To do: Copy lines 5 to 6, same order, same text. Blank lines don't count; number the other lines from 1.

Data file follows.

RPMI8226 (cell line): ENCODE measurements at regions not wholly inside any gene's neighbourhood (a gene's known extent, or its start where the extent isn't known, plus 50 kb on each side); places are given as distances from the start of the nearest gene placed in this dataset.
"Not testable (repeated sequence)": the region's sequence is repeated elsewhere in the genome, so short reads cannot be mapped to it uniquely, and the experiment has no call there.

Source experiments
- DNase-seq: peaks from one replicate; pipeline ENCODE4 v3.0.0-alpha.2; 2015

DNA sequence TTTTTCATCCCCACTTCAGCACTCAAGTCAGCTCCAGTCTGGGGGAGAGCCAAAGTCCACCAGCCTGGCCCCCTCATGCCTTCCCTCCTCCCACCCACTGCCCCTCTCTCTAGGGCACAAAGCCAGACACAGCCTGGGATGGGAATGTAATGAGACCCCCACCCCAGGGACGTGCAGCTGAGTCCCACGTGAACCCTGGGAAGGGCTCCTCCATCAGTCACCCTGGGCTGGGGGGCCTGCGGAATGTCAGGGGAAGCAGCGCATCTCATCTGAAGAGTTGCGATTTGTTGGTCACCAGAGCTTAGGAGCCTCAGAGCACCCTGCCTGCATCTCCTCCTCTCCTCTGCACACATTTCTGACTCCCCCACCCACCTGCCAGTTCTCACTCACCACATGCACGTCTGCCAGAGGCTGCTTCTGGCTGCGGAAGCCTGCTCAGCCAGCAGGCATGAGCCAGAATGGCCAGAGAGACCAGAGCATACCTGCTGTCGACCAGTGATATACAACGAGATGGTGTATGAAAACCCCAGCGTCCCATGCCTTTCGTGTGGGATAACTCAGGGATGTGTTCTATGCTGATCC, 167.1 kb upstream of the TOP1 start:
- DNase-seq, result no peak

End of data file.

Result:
DNA sequence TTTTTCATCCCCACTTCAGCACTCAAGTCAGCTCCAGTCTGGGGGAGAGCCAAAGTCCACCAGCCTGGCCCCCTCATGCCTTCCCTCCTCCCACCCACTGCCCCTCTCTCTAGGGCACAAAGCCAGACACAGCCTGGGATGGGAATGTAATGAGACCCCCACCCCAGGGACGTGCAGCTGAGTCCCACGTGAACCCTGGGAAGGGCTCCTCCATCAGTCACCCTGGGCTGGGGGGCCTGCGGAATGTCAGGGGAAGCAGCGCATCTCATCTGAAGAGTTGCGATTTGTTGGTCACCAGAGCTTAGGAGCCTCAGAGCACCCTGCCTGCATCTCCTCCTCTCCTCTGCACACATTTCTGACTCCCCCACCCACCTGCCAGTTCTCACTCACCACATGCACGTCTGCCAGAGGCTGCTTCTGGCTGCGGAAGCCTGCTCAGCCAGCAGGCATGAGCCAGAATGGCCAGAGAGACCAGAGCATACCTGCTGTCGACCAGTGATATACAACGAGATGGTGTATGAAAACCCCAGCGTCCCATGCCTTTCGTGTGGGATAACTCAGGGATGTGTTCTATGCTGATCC, 167.1 kb upstream of the TOP1 start:
- DNase-seq, result no peak